What makes people creative? What gives some of us the ability to create work that captivates the eyes, minds and hearts of others? Jonah Lehrer, a writer specializing in neuroscience, addresses that question in his new book, Imagine: How Creativity Works.
Lehrer defines creativity broadly, considering everything from the invention of masking tape to breakthroughs in mathematics; from memorable ad campaigns to Shakespearean tragedies. He finds that the conditions that favor creativity — our brains, our times, our buildings, our cities — are equally broad.
From its start in the late '90s, Zieti faced tough odds. Arranging gigs in Abidjan, Ivory Coast was a high-risk, do-it-yourself affair for the band. And that was before the country underwent a military coup, a rigged election and a brush with civil war. Zemelewa was recorded by 15 musicians in four studios on two continents. For all that, you can sense the band's solidarity, as if merely making this record was an act of resistance.
Philip Seymour Hoffman (center) is the latest Willy Loman in a new revival of Arthur Miller's classic, <em>Death of a Salesman, </em>directed by Mike Nichols<em>. </em>Hoffman stars with (from left) Andrew Garfield, Finn Wittrock and Linda Emond in the 63-year-old, Pulitzer Prize-winning play.
Credit Brigette Lacombe for New York Magazine /
Lee J. Cobb (center) starred in the original, 1949 Broadway production of <em>Death of a Salesman</em>.
Credit Eileen Darby / Getty Images
Playwright Arthur Miller (left) on set with Dustin Hoffman, who played Willy Loman on Broadway in 1984, and in a CBS Television adaptation of Miller's play in 1985.
Credit Hulton Archive/Getty Images
Brian Dennehy and Elizabeth Franz starred in the 50th anniversary Broadway production of the play in 1999.
When Philip Seymour Hoffman took the stage on March 15 in the new revival of Arthur Miller's Death of a Salesman, he became the fifth actor in 63 years to walk the boards of Broadway in the shoes of the blustery, beleaguered salesman, Willy Loman. In the last six decades, each incarnation of the play has resonated with a new generation of theatergoers.
Two pairs of filmmaking brothers are both releasing movies this weekend. In <em>Jeff, Who Lives at Home,</em> by the Duplass brothers Jay and Mark, Pat (Ed Helms) and Jeff (Jason Segel) encounter each other in a day fraught with fateful events. Also opening is <em>The Kid with a Bike</em>, a Belgian slice-of-life drama from the Dardenne brothers, Jean-Pierre and Luc..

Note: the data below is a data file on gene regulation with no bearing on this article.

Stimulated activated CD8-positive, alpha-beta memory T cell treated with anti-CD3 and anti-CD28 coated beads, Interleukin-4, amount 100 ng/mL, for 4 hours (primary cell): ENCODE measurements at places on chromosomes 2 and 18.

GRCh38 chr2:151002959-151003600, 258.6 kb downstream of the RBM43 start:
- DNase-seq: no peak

Credit Paramount Vantage
Wild child Cyril (Thomas Doret) forges an unlikely relationship with town hairdresser Samantha (Cecile de France) when his father abandons him.
Call it an accident of the calendar: two pairs of filmmaking brothers both opening movies on the same weekend, both films about the awkwardness of growing up. Jeff, Who Lives at Home is a post-mumblecore slacker comedy from the Duplass brothers, Mark and Jay. The Kid with a Bike is a Belgian slice-of-life drama from the Dardenne brothers, Jean-Pierre and Luc.
This week, along with the nearly 1,000 stories that were submitted to weekends on All Things Considered's writing contest, Three-Minute Fiction, there was a letter from 11-year-old Kahlo Smith of Felton, Calif.
James Mercer's distinctive voice and earnest songwriting have always been at the heart of The Shins, but these days they are the band's only constant. Port of Morrow, the group's new album and its first in five years, finds Mercer leading a completely new set of musicians.
This is ALL THINGS CONSIDERED, from NPR News. I'm Melissa Block. We now know the name of the American soldier who's in custody for killing 16 Afghan civilians last weekend. NPR has confirmed he is Army Staff Sergeant Robert Bales, based out of Joint Base Lewis-McChord in Washington State. And for more, we're joined by NPR's Pentagon correspondent Tom Bowman. Tom, the name has been withheld now for nearly a week since that shooting happened. Why is it out now?
Redistricting is forcing a handful of congressional incumbents of the same party to run against each other in primaries. On March 6, Rep. Marcy Kaptur defeated fellow liberal Democrat Rep. Dennis Kucinich in Ohio.
And next Tuesday, two conservative Republicans square off in Illinois.
The scene is the newly drawn 16th Congressional District, which covers mostly rural territory in the northern part of the state, curving around the suburbs and exurbs of Chicago, from the Wisconsin border north of Rockford to the Indiana border east of Kankakee.
Today, flying is like riding a bus. But it wasn't always that way. Vaulted from the sands of Kitty Hawk and freed from military exigencies by the end of World War I, aviation soared into the 1920s and '30s on a direct course to tomorrow. Here are three flyers who not only helped open the skies, but also brought literary gems back from the cutting edge of progress, from a time when flying was the most exciting thing in the world.
We're going to follow the money now with our regular Friday political commentators, E.J. Dionne of The Washington Post and David Brooks of the New York Times. Welcome back to you both.
DAVID BROOKS: Good to be here.
E.J. DIONNE: Good to be with you.
BLOCK: And I want to start with a hypothetical question. What would this primary contest, do you think, have looked like without superPACs and without the Supreme Court's Citizens United decision? David Brooks, a very different race?